Said differently, a conditional probability is a probability that is conditional upon some other fact being true. In a hypothesis test, this conditional probability is given the special name p-value. Specifically, it is the probability that the observed value of the test statistic could have occurred conditioned upon (given that) the hypothesis being tested (H0) is true. The smaller the p-value, the greater is our justification for calling into question the truth of H0. If the p-value is less than a threshold, which must be defined before the test is carried out, H0 is rejected and HA accepted. The p-value can also be interpreted as the probability H0 will be erroneously rejected when H0 is in fact true. P-value also has a graphical interpretation. It is equal to the fraction of the sampling distribution’s total area that lies at values equal to and greater than the observed value of the test statistic.

The p-value can be looked upon as the degree to which the observed value of the test statistic conforms to the null hypothesis (H0). Larger p-values mean greater conformity, and smaller values mean less conformity. This is simply another way of saying that the more surprising (improbable) an observation is in relation to a given view of the world (the hypothesis), the more likely it is that world view is false. How small does the p-value need to be to justify a rejection of the H0? This is problem specific and relates to the cost that would be incurred by an erroneous rejection. We will deal with the matter of errors and their costs in a moment. However, there are some standards that Null Hypothesis & Sampling Distribution Mean Return Test Statistic: +3.5% p-value = 0.10 0 Area = 0.10 of total sampling distribution FIGURE 5.9 P-Value: fractional area of sampling distribution greater than +3.5%, conditional probability of +3.5% or more given that H0 is true. 233 Hypothesis Tests and Confidence Intervals are commonly used.


pages: 443 words: 51,804

Handbook of Modeling High-Frequency Data in Finance by Frederi G. Viens, Maria C. Mariani, Ionut Florescu

algorithmic trading, asset allocation, automated trading system, backtesting, Black-Scholes formula, Brownian motion, business process, buy and hold, continuous integration, corporate governance, discrete time, distributed generation, fixed income, Flash crash, housing crisis, implied volatility, incomplete markets, linear programming, mandelbrot fractal, market friction, market microstructure, martingale, Menlo Park, p-value, pattern recognition, performance metric, principal–agent problem, random walk, risk tolerance, risk/return, short selling, statistical model, stochastic process, stochastic volatility, transaction costs, value at risk, volatility smile, Wiener process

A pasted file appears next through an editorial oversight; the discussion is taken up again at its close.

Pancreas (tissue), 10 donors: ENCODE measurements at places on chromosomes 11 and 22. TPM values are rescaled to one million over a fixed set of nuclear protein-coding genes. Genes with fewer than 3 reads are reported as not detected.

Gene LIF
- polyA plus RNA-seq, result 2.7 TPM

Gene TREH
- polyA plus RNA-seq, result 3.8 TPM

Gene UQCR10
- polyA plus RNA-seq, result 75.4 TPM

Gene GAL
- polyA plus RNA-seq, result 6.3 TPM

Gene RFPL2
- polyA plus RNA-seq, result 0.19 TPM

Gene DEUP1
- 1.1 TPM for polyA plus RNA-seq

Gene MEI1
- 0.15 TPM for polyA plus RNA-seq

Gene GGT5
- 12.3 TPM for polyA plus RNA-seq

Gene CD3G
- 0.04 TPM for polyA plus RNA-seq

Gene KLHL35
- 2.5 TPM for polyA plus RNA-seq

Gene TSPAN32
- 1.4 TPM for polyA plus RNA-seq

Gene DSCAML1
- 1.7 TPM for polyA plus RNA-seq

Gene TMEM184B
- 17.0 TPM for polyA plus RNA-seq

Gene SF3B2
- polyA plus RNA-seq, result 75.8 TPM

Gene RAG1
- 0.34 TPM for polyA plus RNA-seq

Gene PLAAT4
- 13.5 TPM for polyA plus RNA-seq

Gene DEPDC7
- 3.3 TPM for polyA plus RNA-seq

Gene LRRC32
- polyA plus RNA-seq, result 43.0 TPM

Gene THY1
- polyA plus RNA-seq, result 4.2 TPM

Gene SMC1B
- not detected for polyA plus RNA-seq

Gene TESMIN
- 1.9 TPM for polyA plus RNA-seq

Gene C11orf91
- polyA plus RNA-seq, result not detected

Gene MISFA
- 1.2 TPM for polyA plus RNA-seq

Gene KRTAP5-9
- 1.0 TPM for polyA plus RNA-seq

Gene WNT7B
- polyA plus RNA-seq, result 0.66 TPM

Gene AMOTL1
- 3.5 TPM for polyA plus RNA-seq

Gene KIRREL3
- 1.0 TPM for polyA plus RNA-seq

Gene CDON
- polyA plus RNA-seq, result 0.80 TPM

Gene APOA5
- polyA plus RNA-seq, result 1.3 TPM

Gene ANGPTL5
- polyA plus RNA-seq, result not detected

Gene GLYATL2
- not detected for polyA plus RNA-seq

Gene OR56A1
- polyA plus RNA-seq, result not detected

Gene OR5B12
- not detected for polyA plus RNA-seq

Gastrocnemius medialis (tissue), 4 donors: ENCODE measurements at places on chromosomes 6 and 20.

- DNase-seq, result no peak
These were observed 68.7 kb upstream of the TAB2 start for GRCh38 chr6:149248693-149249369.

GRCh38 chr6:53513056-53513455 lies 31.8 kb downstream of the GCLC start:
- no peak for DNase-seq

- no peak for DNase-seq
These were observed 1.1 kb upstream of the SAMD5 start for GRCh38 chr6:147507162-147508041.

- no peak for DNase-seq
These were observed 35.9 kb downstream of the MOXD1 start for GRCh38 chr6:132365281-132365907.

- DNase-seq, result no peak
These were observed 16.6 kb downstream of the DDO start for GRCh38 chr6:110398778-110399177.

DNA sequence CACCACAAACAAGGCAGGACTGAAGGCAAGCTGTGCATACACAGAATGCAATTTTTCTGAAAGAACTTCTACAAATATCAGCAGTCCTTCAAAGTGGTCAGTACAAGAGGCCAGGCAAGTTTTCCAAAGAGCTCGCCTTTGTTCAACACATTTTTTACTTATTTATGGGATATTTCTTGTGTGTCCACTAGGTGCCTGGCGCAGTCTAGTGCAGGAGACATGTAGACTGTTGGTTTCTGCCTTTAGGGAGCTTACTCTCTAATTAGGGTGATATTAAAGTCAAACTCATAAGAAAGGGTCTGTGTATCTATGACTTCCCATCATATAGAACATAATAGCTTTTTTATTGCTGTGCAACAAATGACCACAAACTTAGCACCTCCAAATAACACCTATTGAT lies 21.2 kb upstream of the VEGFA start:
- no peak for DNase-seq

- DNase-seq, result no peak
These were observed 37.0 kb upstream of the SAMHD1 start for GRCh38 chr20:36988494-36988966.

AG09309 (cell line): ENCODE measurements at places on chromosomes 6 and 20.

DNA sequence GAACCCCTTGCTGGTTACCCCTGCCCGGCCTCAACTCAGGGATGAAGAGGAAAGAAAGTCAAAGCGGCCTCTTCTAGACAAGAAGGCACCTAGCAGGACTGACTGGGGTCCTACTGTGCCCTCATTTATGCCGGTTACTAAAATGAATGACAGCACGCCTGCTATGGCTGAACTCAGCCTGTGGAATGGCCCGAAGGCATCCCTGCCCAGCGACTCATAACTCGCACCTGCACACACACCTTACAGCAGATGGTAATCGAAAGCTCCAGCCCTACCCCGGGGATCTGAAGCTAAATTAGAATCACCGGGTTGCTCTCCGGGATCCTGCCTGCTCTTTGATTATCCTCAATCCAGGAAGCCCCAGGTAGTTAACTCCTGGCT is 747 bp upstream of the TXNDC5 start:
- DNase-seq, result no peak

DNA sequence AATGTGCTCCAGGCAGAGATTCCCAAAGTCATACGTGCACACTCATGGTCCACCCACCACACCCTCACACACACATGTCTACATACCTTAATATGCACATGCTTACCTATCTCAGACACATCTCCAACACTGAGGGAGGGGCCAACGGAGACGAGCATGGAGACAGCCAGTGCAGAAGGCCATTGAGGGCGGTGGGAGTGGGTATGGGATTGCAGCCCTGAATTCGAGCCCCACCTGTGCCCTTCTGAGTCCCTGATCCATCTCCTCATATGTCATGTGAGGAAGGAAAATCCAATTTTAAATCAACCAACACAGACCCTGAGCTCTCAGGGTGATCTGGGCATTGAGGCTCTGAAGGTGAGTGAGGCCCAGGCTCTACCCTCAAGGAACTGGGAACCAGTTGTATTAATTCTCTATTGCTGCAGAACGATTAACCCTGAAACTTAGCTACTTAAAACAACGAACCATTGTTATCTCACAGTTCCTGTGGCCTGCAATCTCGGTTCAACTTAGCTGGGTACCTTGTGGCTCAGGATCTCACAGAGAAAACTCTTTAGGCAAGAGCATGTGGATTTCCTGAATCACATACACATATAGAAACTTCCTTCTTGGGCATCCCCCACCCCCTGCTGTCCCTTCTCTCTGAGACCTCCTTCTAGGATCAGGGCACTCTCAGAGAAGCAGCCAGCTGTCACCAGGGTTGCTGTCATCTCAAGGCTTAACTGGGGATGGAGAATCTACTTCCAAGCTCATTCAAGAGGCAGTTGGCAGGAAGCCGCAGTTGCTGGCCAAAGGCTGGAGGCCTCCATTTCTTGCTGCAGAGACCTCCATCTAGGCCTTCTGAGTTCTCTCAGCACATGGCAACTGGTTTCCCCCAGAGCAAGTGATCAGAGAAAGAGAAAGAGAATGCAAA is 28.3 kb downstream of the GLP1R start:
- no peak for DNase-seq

However, we could clearly see them in the figures obtained using the DFA method. 142 CHAPTER 6 Long Correlations Applied to the Study of Memory EEM:2003–2009 Cumulative distribution Cumulative distribution EEM:2003–2009 100 10–2 10–4 10 –1 0 1 100 10–2 10–4 10–1 100 101 Normalized returns (T = 4, α = 1.60) 10 10 Normalized returns (T = 1, α = 1.50) EEM:2003–2009 Cumulative distribution Cumulative distribution EEM:2003–2009 100 10–2 10–4 10–1 100 101 Normalized returns (T = 8, α = 1.60) 100 10–2 10–4 10–1 100 101 Normalized returns (T = 16, α = 1.60) DFA analysis:EEM 2003–2009 −2 −2.5 log(Fn) −3 −3.5 −4 −4.5 −5 −5.5 1 1.5 2 log(n) 2.5 3 [α = 0.74338] 3.5 4 3.5 4 Hurst analysis:EEM 2003–2009 2.2 2 1.8 1.6 log(R/S) 1.4 1.2 1 0.8 0.6 0.4 0.2 1 1.5 2 2.5 3 log(n) [H = 0.57794] FIGURE 6.5 Analysis results for EEM index using the entire period available. 143 S&P 500: 2001–2009 Cumulative distribution Cumulative distribution 6.4 Results and Discussions 100 10–2 10–4 S&P 500: 2001–2009 100 10–2 10–4 –1 10 0 1 10 10 Normalized returns (T = 8, α = 1.40) Cumulative distribution Cumulative distribution 10–1 100 101 Normalized returns (T = 1, α = 1.55) S&P 500: 2001–2009 100 10–2 10–4 10–1 100 101 Normalized returns (T = 4, α = 1.50) S&P 500: 2001–2009 0 10 10–2 10–4 10–1 100 101 Normalized returns (T = 16, α = 1.40) DFA analysis:S&P 500, 2001–2009 −3.5 log(Fn) −4 −4.5 −5 −5.5 −6 1 1.5 2 2.5 3 log(n) [α = 0.67073] 3.5 4 3.5 4 Hurst analysis: S&P 500, 2001–2009 2 1.8 1.6 log(R/S) 1.4 1.2 1 0.8 0.6 0.4 0.2 1 1.5 2 2.5 3 log(n) [H = 0.56657] FIGURE 6.6 Analysis results for S&P500 index using the entire period available. 144 CHAPTER 6 Long Correlations Applied to the Study of Memory iShares MSCI EAFE Index (EFA) Kohmogorov S.Statistic Normal 99.9 99.9 99 99 95 90 80 70 60 50 40 30 20 10 5 95 90 80 70 60 50 40 30 20 10 5 1 Mean 0.0005256 StDev 0.004476 N 252 AD 0.444 P-Value 0.283 Percent Percent iShares MSCI EAFE Index (EFA) Anderson D.Statistic Normal 1 0.1 0.1 –0.015 –0.010 –0.005 0.000 0.005 0.010 (EFA) 1/3/03 to 1/2/04 0.015 –0.015 –0.010 –0.005 0.000 0.005 0.010 (EFA) 1/3/03 to 1/2/04 99.9 99 99 95 90 80 70 60 50 40 30 20 10 5 95 90 80 70 60 50 40 30 20 10 5 Percent Percent 99.9 Mean 0.0005256 StDev 0.004476 N 252 AD 0.444 P-Value 0.283 1 0.1 –0.015 –0.010 –0.005 0.000 0.005 0.010 0.015 Sp500(827) 1/2/03 to 12/31/03 Kohmogorov S. for Sp500(827) 1/2/2003 until 12/31/2003 Normal RyanJ. for Sp500(827) 1/2/2003 until 12/31/2003 Normal 99.9 99.9 99 99 95 90 80 70 60 50 40 30 20 10 5 95 90 80 70 60 50 40 30 20 10 5 Mean 0.0004035 StDev 0.004663 N 252 RJ 0.995 P-Value 0.094 Percent Percent Mean 0.0004035 0.004663 StDev N 252 0.418 AD 0.327 P-Value 0.1 –0.015 –0.010 –0.005 0.000 0.005 0.010 0.015 (EFA) 1/3/03 to 1/2/04 1 0.015 Anderson D. for Sp500(827) 1/2/2003 until 12/31/2003 Normal Probability Plot of (EFA) 1/3/03 to 1/2/04 Normal–95%CI 1 Mean 0.0005256 StDev 0.004476 N 252 0.055 KS P-Value 0.064 1 0.1 Mean 0.0004035 StDev 0.004663 N 252 KS 0.039 P-Value >0.150 0.1 –0.015 –0.010 –0.005 0.000 0.005 0.010 0.015 –0.015 –0.010 –0.005 0.000 0.005 0.010 0.015 Sp500(827) 1/2/03 to 12/31/03 Sp500(827) 1/2/03 to 12/31/03 MSCI_(EEM) from 4/15/2003 until 12/31/2003 Anderson D. Normal Empirical CDF of EEM 4/15/03 to 12/31/03 Normal 99.9 100 95 90 80 70 60 50 40 30 20 10 5 1 80 Mean 0.001153 StDev 0.004840 N 180 AD 0.272 P-Value 0.668 Percent Percent 99 60 40 20 0 Mean StDev N 0.001153 0.004840 180 0.1 –0.015 –0.010 –0.005 0.000 0.005 0.010 0.015 0.020 EEM 4/15/03 to 12/31/03 –0.010 –0.005 0.000 0.005 0.010 EEM 4/15/03 to 12/31/03 FIGURE 6.7 Several normality tests for 2003 using the three indices. 0.015 145 6.4 Results and Discussions TABLE 6.10 Dow Jones Index and its Components: p-Value of the ADF and PP Tests of Unit Root, H Exponent and α Exponent Calculated Using R/S and DFA Analysis for All Components and Index Symbol Company ADF PP DJI AA AIG AXP BA C CAT DD DIS GE GM HD HON HPQ IBM INTC JNJ JPM KO MCD MMM MO MRK MSFT PFE PG T UTX VZ WMT XOM Dow Jones Industrial Ave ALCOA AMER INTL GROUP AMER EXPRESS BOEING CITIGROUP CATERPILLAR DU PONT E I DE NEM WALT DISNEY-DISNEY GEN ELECTRIC GEN MOTORS HOME DEPOT HONEYWELL INTL HEWLETT PACKARD INTL BUSINESS MACH INTEL CP JOHNSON AND JOHNS DC JP MORGAN CHASE COCA COLA MCDONALDS CP 3M ALTRIA GROUP MERCK MICROSOFT CP PFIZER PROCTER GAMBLE AT&T.